Letting seniors who don’t stand to benefit from AP exams save money and time by opting out of testing seems like a no-brainer, so why does the administration insist on withholding the “AP” designation on students’ transcripts unless they take their AP classes’ exams? According to Bechtold, “District policy requires a student to take the corresponding end-of-year exam for each enrolled AP class(es) for many reasons that are beneficial to the student.” He referenced six different studies providing evidence for the benefit of AP exams, four of which were from researchers at the College Board, the organization which profits from the promotion of AP exams. (Read: “The College Board is Hardly a non-Profit”).

Each of these studies (Links: #1, #2, #3, #4, #5, #6) highlights a correlation between taking and scoring well on an AP exam and future high school or college success, based on measures like higher four-year graduation rates and college GPAs, depending on the specific study. In other words, these studies demonstrate that, on average, students who take one or more AP exams do better in college, in some cases regardless of how they perform on the exams. This evidence, however, does not prove that taking an AP exam will in turn help a student in their future academic career. Rather, it only shows that students who happen to take AP exams are those who also happen to do better in college according to these studies’ metrics – a classic example of correlation versus causation. This correlation could possibly be explained by diligence on the part of students. Radnor schools teach talented students who are bound to succeed in college regardless of whether they take AP exams. Come May, these students might prefer to enrich their minds in arenas outside of the College Board’s domain.

Literature for the Radnor Democrats mailed to potential voters – This image has been cropped to remove the candidates’ names at the request of the RHS administration, referencing school board policy section 900 Community code 910.

RHS’s AP policy may or may not benefit students, but it certainly benefits the school’s rankings. In Radnor, rankings are no small deal, particularly for the elected school board. The top of a pamphlet distributed by Radnor Democrats, for example, reads in bold lettering, “Radnor is rated the best school district in Pennsylvania,” by “Niche 2021 and 2022” and “Newsweek 2021.”  According to the Huffington Post and The Atlantic Monthly, before 2011 Newsweek based its high school rankings solely on the number of AP tests taken per graduate. Since then, the formula has shifted, but Newsweek’s rankings still give strong consideration to AP tests using two metrics: how many AP tests each student takes (25% of the overall ranking) and how well students do on average (10% of the overall ranking). Since the number of students taking AP tests is more important to Newsweek than student average performance, no wonder Radnor and other districts hoping to improve their rankings choose to require AP exams. Even though they are forcing a group of seniors to sit in the test room for hours just to get ones and twos each year, the sheer number of students taking exams still helps their rankings.

Perhaps, students stand to benefit from the district’s high rankings. As Bechtold said, “School rankings might, in fact, have the most impact on the surrounding community, as they can influence the property values in a school district and the district’s standing when considered by stakeholders such as business owners, taxpayers, and institutions of higher learning.” The question is: is it worth it?

Data from the 2016-2017 Report on RTSD Data and Student Achievement confirms that the school district chooses to trade the quality of AP test scores for quantity. During the 2014-2015 school year, the high school first began requiring AP exams for AP students. The number of AP exams taken nearly doubled from the year prior: jumping from 577 to 958. Between these school years, the number of ones and twos also skyrocketed from 6.07% in 2014 to 14.5% in 2015.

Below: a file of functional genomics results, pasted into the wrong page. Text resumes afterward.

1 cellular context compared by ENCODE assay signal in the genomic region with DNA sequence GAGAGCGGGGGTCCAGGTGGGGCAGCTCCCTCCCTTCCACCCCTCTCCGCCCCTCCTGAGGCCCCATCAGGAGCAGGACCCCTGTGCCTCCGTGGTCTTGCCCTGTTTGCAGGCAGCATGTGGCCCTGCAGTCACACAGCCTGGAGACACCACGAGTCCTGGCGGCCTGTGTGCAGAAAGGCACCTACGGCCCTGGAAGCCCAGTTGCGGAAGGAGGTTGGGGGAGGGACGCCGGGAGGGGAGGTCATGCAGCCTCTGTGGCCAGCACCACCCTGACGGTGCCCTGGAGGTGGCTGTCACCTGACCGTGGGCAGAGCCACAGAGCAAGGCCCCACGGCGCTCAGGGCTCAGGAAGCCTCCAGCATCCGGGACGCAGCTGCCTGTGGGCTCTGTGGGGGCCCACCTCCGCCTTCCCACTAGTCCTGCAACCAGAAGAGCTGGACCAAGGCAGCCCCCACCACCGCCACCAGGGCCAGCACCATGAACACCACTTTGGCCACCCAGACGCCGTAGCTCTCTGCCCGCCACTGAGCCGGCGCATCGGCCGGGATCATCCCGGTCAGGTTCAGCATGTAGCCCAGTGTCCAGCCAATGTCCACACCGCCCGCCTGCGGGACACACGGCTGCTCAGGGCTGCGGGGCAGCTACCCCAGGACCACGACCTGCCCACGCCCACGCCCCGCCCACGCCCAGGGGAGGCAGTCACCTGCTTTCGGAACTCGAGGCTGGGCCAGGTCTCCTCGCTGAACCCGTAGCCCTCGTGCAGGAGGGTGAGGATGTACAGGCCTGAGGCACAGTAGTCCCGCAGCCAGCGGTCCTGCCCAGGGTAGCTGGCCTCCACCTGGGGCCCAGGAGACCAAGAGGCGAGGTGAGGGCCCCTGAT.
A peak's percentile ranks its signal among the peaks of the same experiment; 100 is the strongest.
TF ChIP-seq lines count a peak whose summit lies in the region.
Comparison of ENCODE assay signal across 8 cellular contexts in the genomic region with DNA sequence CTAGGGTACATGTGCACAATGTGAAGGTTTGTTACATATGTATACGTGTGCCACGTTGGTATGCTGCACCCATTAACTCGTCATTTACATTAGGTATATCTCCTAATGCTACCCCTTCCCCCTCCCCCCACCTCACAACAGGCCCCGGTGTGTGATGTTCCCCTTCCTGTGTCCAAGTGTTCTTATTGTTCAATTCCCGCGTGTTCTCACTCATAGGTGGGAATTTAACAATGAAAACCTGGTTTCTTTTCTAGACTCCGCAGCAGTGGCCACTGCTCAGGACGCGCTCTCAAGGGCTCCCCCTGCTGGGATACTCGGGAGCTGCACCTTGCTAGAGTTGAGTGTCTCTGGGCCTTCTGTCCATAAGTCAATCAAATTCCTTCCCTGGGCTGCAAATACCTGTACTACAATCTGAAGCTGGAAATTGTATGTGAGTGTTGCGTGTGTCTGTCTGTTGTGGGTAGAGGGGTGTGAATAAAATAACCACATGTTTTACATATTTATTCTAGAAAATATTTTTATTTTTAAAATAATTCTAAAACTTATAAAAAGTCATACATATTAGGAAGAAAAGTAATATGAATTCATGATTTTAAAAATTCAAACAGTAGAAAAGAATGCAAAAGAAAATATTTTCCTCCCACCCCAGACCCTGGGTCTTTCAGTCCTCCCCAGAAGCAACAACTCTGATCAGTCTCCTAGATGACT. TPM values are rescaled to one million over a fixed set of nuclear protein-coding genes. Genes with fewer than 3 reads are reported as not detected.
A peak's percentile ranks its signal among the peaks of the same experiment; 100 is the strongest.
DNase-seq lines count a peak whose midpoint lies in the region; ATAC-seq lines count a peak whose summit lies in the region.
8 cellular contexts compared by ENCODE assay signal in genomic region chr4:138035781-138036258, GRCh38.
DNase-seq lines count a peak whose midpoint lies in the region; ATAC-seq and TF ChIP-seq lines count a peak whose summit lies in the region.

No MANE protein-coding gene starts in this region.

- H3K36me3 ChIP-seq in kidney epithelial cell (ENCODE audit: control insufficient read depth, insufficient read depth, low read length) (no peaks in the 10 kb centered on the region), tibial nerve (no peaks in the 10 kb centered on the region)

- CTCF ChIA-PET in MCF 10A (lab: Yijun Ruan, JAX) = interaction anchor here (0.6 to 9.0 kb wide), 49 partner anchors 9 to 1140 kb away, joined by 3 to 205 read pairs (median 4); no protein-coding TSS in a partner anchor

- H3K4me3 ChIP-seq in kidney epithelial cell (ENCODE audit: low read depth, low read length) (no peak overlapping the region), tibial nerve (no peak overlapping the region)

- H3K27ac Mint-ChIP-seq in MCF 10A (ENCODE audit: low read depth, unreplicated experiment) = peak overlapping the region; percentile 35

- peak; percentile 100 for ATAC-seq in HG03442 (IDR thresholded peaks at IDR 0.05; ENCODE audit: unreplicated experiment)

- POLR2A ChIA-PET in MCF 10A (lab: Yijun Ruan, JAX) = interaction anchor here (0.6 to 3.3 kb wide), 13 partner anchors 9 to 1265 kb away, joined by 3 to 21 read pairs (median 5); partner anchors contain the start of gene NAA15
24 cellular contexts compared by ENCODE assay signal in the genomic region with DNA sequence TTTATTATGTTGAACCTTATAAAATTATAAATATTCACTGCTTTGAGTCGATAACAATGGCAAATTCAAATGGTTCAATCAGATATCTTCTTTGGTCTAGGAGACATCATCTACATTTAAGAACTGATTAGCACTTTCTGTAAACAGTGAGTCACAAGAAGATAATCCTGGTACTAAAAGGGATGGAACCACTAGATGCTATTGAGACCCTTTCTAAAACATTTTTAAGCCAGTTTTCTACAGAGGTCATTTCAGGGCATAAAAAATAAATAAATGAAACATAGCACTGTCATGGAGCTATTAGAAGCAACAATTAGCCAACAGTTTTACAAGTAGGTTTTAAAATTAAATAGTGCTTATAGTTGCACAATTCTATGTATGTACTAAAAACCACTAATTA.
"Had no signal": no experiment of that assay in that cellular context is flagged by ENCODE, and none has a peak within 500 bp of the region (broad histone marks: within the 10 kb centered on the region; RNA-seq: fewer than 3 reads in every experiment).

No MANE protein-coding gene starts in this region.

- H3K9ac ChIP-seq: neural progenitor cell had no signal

Mr. Miller, our one and only AP Macroeconomics teacher, observed firsthand the effect of implementing the AP testing requirement in 2015. In 2014, Miller had 35 students take the AP exam and only 11.4% scored a one or a two, scores that the College Board considers failing. In 2015, 41.6% of Miller’s 77 students taking the AP exam scored a one or a two. Since 2015, roughly 30% of AP Econ students who take the exam have failed. Mr. Miller said that “I believe only the students that can benefit should have to take it. I understand that Radnor gets ranked on how many people take the test, but I just don’t think it’s a good enough reason to make kids take it.”  

Dan Bechtold defends the AP policy, stating that, “the designation of Advanced Placement for a course on a transcript indicates to colleges and universities that a student completed the approved course and participated in the AP exam for which the course is designed.  In order to remain true to the rigor and purpose of the Advanced Placement curriculum, if a student chooses to not participate in the designated AP exam for the enrolled courses, the AP label is not included on the transcript.”  

Miller disagrees, explaining that “I think that just by being in an AP class a student benefits from the rigor of the content.” The RTSD website confirms the rigor of AP courses, saying that students “undertake a rigorous workload that involves extensive reading, writing, problem-solving and critical thinking.” Let’s allow students to earn the designation of AP on their transcript from their year-long classroom participation — not by writing a check and sitting at a desk for three hours. “I think that trying to push a nine-month-long course into a three-hour-long test seems like an inefficient way to measure the rigor of the course,” said senior Frederick Mehra. “It’s not like you didn’t take the class if you didn’t pay to take the test.”

Senior class president Justin Nourian echoed the same sentiment: “When I saw the total sum for all of my exams I gasped. I should not feel this strong pressure to pay $480 to take tests that I do not want to take. I take AP classes for their rigor, not to skip classes in college; the rigor of these courses should be represented on my schedule even if I have very little interest in the exams.”